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Robinson Falls

For years I’ve been seeing photos of an incredible, hidden waterfall in the Hocking Hills area called Corkscrew Falls. Until recently, it was private property. Now it’s part of the Boch Hollow Nature Preserve and has been officially named Robinson Falls. You can get a free permit to visit the falls from the Ohio Department of Natural Resources. After getting my permit, I was eager to finally photograph this unique waterfall myself.

The falls isn’t very large, but the rock formations surrounding it are very unusual. There are a series of narrow openings  through which the creek flows. It looks as though the falls has moved backwards each time the Blackhand sandstone has collapsed. In front of the openings is a deep pool filled with water that’s a gem like aqua color. It had rained hard the day before I visited and the falls and creek were full. There was a mist hanging over the waterfall and the bright morning sun made it glow. I couldn’t have hoped for a better time to see this place that I’d wanted to photograph for so long.

Click images to enlarge.
All photos are copyrighted and protected by Digimarc.

Corkscrew Falls ISO:100 - f/11 - 28mm - 1/5 sec
Corkscrew Falls
ISO:100 – f/11 – 28mm – 1/5 sec

I got as close as possible while sticking to the east side of the creek. The west side of the creek and the land beyond is still private property. Getting any closer to the falls would have required a swim in 50 degree water or crossing slick, moss covered rocks. Even where I stood, I almost lost my footing a couple times. The pool is at least 8 or 9 feet deep. You can see most of a large tree trunk standing upright in the water and it doesn’t reach the surface.

Corkscrew Falls 20mm ISO:100 - f/7.1 - 20mm - 1 sec
Corkscrew Falls 20mm
ISO:100 – f/7.1 – 20mm – 1 sec Circular Polarizer

From a few steps back I took a shot with a Rokinon 8mm fish-eye lens which lends an otherworldly feel to this already unusual scene. If you look closely in the bottom left corner, you can see the top part of the tree trunk below the water.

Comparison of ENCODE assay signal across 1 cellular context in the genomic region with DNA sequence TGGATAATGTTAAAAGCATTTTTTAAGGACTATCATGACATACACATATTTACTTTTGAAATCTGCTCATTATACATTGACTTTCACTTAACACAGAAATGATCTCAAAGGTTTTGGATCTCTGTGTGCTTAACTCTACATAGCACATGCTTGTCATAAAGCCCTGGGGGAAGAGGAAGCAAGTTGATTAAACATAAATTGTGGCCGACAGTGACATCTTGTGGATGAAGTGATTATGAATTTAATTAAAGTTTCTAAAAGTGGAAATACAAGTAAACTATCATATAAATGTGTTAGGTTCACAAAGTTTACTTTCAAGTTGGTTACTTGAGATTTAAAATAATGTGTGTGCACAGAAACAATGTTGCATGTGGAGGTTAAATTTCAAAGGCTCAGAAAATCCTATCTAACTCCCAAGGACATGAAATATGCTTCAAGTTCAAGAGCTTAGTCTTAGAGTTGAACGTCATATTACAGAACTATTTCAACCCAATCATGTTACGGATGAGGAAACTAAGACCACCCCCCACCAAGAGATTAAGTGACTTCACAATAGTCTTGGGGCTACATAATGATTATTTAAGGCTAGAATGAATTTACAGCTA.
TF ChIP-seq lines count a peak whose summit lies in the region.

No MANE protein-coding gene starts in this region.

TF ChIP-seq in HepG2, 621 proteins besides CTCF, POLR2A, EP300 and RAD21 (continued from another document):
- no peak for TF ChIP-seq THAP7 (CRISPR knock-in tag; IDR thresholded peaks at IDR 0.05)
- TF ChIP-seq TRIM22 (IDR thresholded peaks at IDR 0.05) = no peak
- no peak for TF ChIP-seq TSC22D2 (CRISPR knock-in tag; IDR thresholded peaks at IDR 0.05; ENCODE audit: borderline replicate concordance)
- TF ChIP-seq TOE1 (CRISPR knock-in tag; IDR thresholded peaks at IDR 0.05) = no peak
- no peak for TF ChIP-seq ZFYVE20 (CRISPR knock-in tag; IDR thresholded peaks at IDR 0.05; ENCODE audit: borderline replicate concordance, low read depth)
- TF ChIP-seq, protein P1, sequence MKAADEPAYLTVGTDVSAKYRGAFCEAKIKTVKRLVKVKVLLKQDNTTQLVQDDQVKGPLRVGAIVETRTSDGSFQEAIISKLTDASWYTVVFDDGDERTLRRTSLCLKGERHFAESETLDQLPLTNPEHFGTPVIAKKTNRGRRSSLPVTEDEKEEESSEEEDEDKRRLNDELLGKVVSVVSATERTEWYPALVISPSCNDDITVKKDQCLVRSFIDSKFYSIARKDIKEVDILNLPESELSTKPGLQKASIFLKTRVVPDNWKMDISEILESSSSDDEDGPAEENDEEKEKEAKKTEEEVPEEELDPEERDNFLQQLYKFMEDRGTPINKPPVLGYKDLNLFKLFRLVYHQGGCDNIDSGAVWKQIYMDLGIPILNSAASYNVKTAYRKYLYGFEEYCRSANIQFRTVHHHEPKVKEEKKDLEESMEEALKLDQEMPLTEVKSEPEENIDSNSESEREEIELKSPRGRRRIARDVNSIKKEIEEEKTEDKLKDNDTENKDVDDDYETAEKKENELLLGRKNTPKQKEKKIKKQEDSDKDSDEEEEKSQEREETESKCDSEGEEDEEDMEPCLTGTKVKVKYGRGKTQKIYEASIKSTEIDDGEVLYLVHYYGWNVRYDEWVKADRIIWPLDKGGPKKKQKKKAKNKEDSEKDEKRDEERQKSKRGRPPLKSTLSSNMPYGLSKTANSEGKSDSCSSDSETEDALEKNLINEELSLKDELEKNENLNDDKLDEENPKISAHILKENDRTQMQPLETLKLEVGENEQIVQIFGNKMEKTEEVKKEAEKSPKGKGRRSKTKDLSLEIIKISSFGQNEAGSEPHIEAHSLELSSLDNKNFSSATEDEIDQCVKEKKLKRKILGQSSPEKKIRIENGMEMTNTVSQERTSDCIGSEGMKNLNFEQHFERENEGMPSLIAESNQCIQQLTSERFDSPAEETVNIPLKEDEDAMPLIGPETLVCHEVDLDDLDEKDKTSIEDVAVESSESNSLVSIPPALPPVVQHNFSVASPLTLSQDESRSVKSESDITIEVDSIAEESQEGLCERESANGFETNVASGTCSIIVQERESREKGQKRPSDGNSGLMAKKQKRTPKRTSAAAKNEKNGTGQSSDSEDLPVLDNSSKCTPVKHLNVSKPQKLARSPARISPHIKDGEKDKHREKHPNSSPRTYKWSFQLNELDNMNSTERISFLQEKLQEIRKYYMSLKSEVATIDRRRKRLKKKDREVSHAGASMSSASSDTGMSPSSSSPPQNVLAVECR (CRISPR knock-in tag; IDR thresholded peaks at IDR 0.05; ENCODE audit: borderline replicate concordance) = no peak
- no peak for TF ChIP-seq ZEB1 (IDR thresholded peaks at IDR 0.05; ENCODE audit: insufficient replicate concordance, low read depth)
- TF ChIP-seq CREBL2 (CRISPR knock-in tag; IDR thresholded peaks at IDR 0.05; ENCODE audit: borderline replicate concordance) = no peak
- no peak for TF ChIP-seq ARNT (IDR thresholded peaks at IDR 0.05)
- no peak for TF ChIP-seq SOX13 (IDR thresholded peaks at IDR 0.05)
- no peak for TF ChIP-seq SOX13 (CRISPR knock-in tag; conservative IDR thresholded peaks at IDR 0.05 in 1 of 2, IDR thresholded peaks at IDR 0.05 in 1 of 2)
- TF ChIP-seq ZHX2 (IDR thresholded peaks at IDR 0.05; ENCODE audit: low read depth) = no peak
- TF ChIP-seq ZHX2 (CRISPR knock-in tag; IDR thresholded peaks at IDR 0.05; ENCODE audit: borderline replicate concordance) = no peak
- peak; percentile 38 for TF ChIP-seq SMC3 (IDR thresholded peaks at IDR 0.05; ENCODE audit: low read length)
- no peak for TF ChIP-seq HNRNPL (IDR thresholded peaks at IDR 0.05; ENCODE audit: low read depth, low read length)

Corkscrew Fisheye ISO:100 - f/8 - 8mm - 1 sec
Corkscrew Fisheye
ISO:100 – f/8 – 8mm – 1 sec

I’ve started learning how to use a 100 year old 5×7 field camera (one of those wooden cameras where you duck under a sheet to focus), but I didn’t feel confident bringing it down into this slick, difficult spot. To emulate that camera I used a somewhat less vintage 28mm Minolta Rokkor lens on my digital camera and set it to black and white mode. After applying an Ilford FL 125 film preset in Lightroom, I had an approximation of what the large format camera might have captured. This is the only time I use Lightroom presets – when I’m converting a photo to look like it was shot with a particular black and white film. Otherwise, I think presets are lazy editing and prevent you from learning and improving your post processing. Every image you want to share deserves its own bespoke processing. OK, hopping off the soapbox now…

Corkscrew Falls BW Ilford 125 ISO:125 - f/8 - 28mm - 1 sec
Corkscrew Falls BW Ilford 125
ISO:125 – f/8 – 28mm – 1 sec

I liked the black and white so much that I applied the same editing to another closeup shot taken with a 55mm lens.

Corkscrew Falls BW 55mm ISO:100 - f/7.1 - 55mm - 1/2 sec
Corkscrew Falls BW 55mm
ISO:100 – f/7.1 – 55mm – 1/2 sec

If you’d like to visit Corkscrew Falls, you can download a PDF permit application from the Ohio Department of Natural Resources, fill it out and email it back. They will email you a permit and parking pass that’s good for up to ten days (you have to specify the start and end dates you’d like) and a map detailing where to park, how to access the falls and the private property boundaries. Please stay off the private property. The family donated the land so everyone can enjoy the waterfall. They certainly deserve visitors’ respect.

 

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